It seems like the state could have created a real-time master list of people tested for the virus that would be easily available for police, fire, EMS and other first responders to use. While some of the information might be incomplete or unavailable, some information is better than none. The result of this is that asking our first responders to fly blind when going out on calls.


First responders need to know as much as possible during this crisis, but what about the public? How much should we know about COVID-19 in our communities?

To build trust in the system, there should be as much transparency as possible — and if there are errors, those should be weighted toward greater transparency rather than less.

While the state shouldn't release individual names of those with COVID-19, it should give more of a breakdown in addition to the current county-level data — perhaps by zip code or town name. That would give more information to individual communities of interest about how the virus is spreading in their local community. This is especially true in large counties like Gwinnett, which has nearly 1 million people and dozens of local communities. County-level data there is really useless for keeping the public informed.

In addition, health officials should be required to notify large employers when one of their employees has a positive test, or is suspected of having the virus. Some local industries and distribution centers employ hundreds of people — they should be notified as soon as possible in those situations so they can help protect the health of other employees who might have been exposed.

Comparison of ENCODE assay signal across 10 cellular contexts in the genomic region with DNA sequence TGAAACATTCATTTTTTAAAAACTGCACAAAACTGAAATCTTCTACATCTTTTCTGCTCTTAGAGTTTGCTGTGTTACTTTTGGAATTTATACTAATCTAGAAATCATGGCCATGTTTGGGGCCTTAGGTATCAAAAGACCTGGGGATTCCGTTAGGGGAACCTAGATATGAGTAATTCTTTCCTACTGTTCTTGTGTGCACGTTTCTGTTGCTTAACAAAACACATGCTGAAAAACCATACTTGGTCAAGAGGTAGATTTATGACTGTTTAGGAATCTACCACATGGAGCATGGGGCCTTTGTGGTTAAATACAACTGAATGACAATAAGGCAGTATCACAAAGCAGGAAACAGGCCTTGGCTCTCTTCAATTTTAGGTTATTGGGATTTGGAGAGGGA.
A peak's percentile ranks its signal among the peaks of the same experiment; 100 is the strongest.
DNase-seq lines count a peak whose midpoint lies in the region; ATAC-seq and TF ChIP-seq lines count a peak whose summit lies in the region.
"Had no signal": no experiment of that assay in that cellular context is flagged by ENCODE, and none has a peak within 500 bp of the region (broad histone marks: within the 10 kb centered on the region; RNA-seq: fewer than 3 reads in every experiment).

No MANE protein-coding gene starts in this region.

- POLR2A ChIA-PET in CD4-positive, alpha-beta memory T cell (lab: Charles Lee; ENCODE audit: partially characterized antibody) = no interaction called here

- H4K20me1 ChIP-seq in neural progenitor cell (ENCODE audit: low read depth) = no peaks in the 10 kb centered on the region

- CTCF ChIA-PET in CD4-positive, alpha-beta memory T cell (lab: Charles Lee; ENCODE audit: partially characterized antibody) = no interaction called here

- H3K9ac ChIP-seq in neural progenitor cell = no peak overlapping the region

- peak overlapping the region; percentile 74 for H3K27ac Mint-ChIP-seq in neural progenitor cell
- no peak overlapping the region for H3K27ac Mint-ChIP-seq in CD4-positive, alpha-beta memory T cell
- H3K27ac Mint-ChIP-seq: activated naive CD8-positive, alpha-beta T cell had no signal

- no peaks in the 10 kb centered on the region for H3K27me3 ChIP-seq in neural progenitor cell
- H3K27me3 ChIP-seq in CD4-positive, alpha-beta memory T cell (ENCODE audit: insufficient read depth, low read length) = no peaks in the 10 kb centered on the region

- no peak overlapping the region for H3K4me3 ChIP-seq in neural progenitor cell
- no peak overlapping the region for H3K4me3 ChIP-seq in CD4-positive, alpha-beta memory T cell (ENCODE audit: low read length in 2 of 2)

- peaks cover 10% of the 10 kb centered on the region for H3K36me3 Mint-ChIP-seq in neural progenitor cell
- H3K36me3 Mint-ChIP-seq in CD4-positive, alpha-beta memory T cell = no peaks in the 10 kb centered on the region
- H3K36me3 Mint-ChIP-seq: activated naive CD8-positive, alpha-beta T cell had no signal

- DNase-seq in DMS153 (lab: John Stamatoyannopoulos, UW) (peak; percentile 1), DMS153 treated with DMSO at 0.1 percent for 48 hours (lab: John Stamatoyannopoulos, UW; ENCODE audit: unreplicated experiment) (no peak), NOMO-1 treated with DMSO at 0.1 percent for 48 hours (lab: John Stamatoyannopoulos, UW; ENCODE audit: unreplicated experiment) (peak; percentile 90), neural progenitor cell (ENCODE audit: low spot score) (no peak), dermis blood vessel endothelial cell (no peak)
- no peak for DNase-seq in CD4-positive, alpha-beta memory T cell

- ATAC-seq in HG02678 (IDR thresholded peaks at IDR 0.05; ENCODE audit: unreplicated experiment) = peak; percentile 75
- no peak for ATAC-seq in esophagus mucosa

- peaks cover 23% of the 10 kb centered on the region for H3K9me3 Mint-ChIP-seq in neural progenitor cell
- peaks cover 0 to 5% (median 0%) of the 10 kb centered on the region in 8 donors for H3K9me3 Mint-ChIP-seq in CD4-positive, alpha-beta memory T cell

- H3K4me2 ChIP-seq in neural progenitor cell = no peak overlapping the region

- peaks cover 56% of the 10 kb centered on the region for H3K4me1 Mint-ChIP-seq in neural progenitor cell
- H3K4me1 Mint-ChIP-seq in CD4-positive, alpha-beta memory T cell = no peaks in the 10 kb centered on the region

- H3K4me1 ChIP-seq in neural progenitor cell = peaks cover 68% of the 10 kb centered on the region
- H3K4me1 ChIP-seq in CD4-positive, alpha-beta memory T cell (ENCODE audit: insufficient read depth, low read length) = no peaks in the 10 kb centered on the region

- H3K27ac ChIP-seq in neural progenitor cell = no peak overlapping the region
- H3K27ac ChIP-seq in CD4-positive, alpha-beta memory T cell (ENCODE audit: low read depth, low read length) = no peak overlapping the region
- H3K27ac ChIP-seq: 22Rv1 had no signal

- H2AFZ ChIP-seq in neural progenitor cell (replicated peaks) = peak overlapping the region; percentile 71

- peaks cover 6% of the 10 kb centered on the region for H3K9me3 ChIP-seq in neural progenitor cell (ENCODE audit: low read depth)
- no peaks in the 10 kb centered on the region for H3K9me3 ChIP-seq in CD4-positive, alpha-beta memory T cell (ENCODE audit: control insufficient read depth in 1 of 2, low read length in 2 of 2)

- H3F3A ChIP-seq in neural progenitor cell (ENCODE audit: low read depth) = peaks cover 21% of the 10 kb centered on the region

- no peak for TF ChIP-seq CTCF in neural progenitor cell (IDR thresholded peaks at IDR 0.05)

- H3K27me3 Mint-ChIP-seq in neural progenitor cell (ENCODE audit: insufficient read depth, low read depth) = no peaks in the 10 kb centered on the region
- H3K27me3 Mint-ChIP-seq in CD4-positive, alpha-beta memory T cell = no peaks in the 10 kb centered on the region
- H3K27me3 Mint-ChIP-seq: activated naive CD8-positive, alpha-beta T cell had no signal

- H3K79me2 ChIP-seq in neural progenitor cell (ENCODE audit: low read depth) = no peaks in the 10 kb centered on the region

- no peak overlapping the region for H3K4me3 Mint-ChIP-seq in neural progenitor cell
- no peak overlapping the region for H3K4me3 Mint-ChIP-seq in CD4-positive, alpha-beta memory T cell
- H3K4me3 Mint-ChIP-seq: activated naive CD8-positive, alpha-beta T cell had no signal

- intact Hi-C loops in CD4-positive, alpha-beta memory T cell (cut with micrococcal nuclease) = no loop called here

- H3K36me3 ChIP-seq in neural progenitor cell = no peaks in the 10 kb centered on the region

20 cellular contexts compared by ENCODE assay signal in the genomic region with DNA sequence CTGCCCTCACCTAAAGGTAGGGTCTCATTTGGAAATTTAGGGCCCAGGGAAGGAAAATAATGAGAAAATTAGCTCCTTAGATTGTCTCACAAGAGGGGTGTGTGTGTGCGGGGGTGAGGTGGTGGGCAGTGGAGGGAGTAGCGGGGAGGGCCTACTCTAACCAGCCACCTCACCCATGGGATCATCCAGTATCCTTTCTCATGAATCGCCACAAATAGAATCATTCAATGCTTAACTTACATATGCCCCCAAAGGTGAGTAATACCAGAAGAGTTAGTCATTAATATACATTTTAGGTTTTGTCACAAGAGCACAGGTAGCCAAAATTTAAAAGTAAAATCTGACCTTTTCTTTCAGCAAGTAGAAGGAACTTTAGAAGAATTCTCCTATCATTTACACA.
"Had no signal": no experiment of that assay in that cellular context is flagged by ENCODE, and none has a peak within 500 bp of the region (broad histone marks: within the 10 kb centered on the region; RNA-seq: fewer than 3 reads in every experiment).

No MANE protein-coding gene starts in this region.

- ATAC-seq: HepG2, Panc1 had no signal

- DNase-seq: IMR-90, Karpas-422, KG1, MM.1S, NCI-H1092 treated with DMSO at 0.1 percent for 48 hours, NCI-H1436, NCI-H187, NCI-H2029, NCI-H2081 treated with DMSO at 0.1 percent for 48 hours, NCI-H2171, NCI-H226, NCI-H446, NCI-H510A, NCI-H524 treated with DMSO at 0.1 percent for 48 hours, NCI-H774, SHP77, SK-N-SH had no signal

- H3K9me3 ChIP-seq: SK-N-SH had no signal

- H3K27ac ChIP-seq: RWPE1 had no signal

There is an interesting historical analogy this week that shouldn't go unnoticed.

Health experts say the next two weeks will likely be the peak of the virus epidemic with numerous deaths and hospitals overflowing with sick patients.

This is also Holy Week. Among the religious events is the start of Passover on April 8.

Those who attended Sunday School (or watched "The Ten Commandments" movie) know that Passover recalls the final plague on Egypt. It is when Moses warns Pharaoh that unless he releases the Israelites from slavery ("Let my people go!" Charlton Heston tells Yule Brenner in the movie), the angel of death will take the first born of all living creatures in the country, including the Pharaoh's own son.

But that cruel fate didn't apply to the Israelites themselves, who were told by Moses to paint lamb's blood above their door so that the angel of death would pass over them and spare their first-born.

There is an echo in all of that with today's virus, a modern-day plague that seems to invade some homes with sickness and death while passing over others.

Painting lamb's blood above our doors won't save us from this virus; but like those ancient Israelites, we huddle in our homes under sheltering orders and hope that the angel of death will spare us.

Mike Buffington is co-publisher of Mainstreet Newspapers and editor of The Jackson Herald. He can be reached at